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  • Writer's pictureSungjoon Ahn

Blockchain setup on AWS and local machines


Blockchain presents unique challenges to I/O and storage processing. Circuit Blvd has been working with Coinplug to enhance Coinplug's blockchain platform Metadium. Metadium is based on Ethereum but in terms of performance, its optimization features result in more than 10x higher Transactions Per Second (TPS). However, Coinplug started to observe I/O bottlenecks when overall TPS has been enhanced from Ethereum.

The Storage Architecture of Metadium

Metadium's storage architecture inherits Ethereum's which has been analyzed by a few academic publications. This 2018 paper provides a good overview of how Ethereum's internal storage works and where potential problems could occur. Ethereum stores most of the internal data as a key-value pair. The keys are 256-bit keccak cryptographic hash. The key-value storage is organized as multiple Merkle Patricia Tries (MPT) where each trie stores certain categorical data such as transactions and block headers. Leaf nodes of MPT stores the data while non-leaf nodes store up to 16 pointers to child nodes. MPT nodes are stored in LevelDB key-value store.

The following diagram illustrates how an MPT tree is traversed to obtain the data at leaf nodes. The most significant nibble (4 bits) of the input cryptographic hash (0x5) takes us to the child node FN1,5. As one traverses one level down, they follow the next hex digit in the cryptographic hash key. Therefore, one needs to traverse as many as 64 levels (256 bit divided by 4 bit for each hex digit) to reach the target leaf node. Now, we can foresee the potential performance problem here. For a single data value in an MPT, one needs as many as 64 LevelDB get() operations. In addition, this is further amplified by internal read amplifications of LevelDB as well as the underlying file system and storage device.

Fig 1. Traversing an MPT inside Metadium/Ethereum

This page in Ethereum github wiki gives definitive details on how MPTs work. The paper mentioned above claims that over 93% of total processing time is spent in storage processing when I/O heavy workloads are applied to an Ethereum node.

Installation of Metadium on on-premise and on AWS servers

We present necessary steps to prepare Metadium to measure storage performance both on local and AWS servers. We would like to run I/O intensive workloads over different types of key-value stores and SSDs. This Metadium github page gives a complete guideline to get Metadium up and running for your reference. To install Metadium on a local server, we start with pre-requisites:

  • golang version >= 1.10 is required.

  • cmake, numactl-devel, tbb-devel, jemalloc, zstd, snappy, lz4 and maybe others are required

  • In some machines, -zstd -lbz2 -llz4 -lsnappy -ljemalloc may not be needed. Remove them in Makefile.

Git clone from Build by doing 'make' for all targets. After the build, look at build/ directory to find metadium.tar.gz. The tar file should include:


Now we need to set up a new network for our performance profiling work. Let's use script which assumes Metadium data directory is /opt/<node-name>. Let's name the <node-name> 'meta' in our example. Unpack the tar file.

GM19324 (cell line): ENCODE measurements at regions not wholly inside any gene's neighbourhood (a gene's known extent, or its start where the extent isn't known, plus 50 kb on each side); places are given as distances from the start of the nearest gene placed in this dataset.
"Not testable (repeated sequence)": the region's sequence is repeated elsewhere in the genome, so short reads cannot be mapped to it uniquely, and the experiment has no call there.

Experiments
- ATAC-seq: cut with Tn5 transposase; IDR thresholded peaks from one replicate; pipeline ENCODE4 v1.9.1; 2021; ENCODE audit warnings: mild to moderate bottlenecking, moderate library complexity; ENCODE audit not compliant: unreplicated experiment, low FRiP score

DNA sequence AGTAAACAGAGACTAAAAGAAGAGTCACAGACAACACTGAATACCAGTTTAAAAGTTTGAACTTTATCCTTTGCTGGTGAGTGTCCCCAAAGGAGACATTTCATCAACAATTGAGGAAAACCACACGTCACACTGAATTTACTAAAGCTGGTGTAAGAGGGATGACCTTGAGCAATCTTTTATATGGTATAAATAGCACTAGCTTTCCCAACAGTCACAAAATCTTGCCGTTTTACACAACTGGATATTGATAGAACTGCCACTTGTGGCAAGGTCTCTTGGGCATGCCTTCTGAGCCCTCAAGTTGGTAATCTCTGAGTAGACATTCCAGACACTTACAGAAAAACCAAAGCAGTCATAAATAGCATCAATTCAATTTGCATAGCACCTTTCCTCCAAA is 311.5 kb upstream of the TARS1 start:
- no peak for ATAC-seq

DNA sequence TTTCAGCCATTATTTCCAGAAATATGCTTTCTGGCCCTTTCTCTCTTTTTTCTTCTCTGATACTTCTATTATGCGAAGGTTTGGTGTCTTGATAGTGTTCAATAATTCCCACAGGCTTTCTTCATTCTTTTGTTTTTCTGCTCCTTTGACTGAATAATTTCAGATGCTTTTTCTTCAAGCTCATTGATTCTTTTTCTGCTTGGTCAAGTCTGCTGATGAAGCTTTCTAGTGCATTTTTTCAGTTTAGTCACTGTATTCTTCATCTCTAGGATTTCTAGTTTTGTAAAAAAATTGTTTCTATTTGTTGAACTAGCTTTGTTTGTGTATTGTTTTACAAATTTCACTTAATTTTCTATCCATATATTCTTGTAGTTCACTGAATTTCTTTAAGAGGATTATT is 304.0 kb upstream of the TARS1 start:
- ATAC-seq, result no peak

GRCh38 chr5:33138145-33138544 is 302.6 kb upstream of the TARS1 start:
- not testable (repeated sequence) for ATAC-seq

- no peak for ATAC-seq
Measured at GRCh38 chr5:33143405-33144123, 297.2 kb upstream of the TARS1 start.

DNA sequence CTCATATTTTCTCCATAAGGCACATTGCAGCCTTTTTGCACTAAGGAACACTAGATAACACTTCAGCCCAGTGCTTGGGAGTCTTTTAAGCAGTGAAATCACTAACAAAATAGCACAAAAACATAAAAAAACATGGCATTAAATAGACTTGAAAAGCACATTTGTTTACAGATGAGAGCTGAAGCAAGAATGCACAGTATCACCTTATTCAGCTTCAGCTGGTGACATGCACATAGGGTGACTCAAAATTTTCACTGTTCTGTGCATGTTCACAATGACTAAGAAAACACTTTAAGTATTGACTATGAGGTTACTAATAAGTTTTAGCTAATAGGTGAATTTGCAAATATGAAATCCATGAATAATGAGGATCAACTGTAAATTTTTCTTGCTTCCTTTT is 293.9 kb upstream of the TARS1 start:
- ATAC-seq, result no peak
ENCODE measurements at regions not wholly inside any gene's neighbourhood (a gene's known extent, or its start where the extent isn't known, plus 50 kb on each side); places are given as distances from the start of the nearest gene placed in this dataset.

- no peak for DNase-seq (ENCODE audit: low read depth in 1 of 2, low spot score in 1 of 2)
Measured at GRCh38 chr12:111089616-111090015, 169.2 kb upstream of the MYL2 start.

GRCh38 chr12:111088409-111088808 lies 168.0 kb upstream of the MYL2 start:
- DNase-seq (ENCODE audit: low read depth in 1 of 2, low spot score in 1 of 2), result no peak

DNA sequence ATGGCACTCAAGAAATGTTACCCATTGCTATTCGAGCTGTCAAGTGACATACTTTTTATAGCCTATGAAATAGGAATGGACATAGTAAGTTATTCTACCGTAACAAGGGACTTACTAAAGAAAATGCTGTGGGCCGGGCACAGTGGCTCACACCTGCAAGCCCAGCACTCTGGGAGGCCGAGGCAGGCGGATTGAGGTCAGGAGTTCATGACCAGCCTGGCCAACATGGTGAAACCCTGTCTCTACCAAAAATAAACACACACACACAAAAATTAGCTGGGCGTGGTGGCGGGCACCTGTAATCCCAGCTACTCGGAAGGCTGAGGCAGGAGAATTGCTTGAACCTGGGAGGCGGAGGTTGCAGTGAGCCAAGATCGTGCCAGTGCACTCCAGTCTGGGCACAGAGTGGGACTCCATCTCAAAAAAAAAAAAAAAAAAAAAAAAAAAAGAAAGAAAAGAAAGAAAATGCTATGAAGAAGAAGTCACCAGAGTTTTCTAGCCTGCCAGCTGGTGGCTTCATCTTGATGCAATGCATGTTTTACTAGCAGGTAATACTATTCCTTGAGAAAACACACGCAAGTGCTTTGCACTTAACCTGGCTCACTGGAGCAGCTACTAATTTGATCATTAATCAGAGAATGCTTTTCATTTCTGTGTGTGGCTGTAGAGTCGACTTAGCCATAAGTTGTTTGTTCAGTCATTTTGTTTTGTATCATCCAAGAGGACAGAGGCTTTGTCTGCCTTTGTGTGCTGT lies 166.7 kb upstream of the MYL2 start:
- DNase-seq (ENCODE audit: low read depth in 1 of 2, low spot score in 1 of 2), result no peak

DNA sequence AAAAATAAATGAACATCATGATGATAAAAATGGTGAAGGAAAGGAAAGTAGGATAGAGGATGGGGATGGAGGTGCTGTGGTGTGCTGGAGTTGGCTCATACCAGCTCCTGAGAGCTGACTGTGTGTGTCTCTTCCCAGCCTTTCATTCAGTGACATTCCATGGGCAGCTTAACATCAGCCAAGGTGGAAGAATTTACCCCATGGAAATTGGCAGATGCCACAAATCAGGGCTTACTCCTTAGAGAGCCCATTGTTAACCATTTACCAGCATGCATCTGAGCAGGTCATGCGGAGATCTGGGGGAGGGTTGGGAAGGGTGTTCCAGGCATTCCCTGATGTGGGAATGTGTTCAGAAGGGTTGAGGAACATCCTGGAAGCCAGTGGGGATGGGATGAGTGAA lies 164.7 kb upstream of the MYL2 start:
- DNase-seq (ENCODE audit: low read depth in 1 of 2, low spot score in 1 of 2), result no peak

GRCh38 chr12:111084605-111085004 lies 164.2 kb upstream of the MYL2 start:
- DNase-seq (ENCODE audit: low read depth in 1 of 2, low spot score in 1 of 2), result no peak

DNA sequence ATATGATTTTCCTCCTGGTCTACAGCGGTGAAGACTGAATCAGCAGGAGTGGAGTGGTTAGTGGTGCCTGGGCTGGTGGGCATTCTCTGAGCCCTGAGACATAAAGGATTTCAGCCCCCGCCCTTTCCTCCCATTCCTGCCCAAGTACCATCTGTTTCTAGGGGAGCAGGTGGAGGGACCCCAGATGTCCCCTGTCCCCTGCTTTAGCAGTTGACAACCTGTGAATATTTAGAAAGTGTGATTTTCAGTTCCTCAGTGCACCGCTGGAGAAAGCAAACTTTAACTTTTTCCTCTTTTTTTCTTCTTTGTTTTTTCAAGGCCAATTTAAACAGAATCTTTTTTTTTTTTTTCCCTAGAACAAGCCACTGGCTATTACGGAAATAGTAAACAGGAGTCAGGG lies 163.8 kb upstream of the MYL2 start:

Next, we are ready to create the config file by editing conf/config.json.example and save it as config.json. Do the following to create account and node files.

bin/gmet metadium new-account --out <account-file> 
bin/gmet metadium new-nodekey --out <node-key-file>
bin/gmet metadium nodeid <node-key-file>

Let's start the node by copying necessary files into the right places.

mkdir /opt/meta
cd /opt/meta
mkdir geth
cp <node-key-file> geth/nodekey
mkdir keystore
chmod 0700 keystore
cp <account-file> keystore/
bin/ init meta config.json 8588 # genesis.json gets generated      # compile/load governance contract                              
bin/ -p 1 MetadiumAdmin.sol MetadiumAdmin.js 
bin/ start #start the node

Now we can create governance contract and ready to apply application workloads.

bin/ console                                                     
...                                                                       > loadScript('MetadiumAdmin.js')
> personal.unlockAccount(<address>, <password>, <duration-in-second>)
> aa = AdminAnchor_new();                                                 # wait for the completion, i.e. the address of AdminAnchor contract.
> ad = Admin_new();
# wait for the completion, i.e. the address of Admin contract.
> ad.switchAdmin(aa.address, ad.address, {from:eth.accounts[0], gas:1000000});

Installation on AWS servers is basically the same as installation for on-premise servers. We have created an EC2 instance out of type t3.xlarge and installed CentOS 7. We have experimented Ubuntu also but obtained almost the same performance numbers.

In the next technote...

In the next technote, we will provide initial results of Circuit Blvd's GriffinDB performance on Metadium platform in comparison with the default internal DB, RocksDB. Coinplug selected RocksDB as the default internal DB over Ethereum's LevelDB after it verified that RocksDB brings about 2x TPS increase just by replacing LevelDB. GriffinDB is optimized to highly randomized point queries by utilizing in-memory index tables and append-only value logs. We will present some numbers on how GriffinDB performs on both on-premise and AWS environments.

Software versions

  • Linux OS: Ubuntu 18.04 Desktop and CentOS 7.5

  • Metadium: October 2018 and later versions


Contact for additional information.

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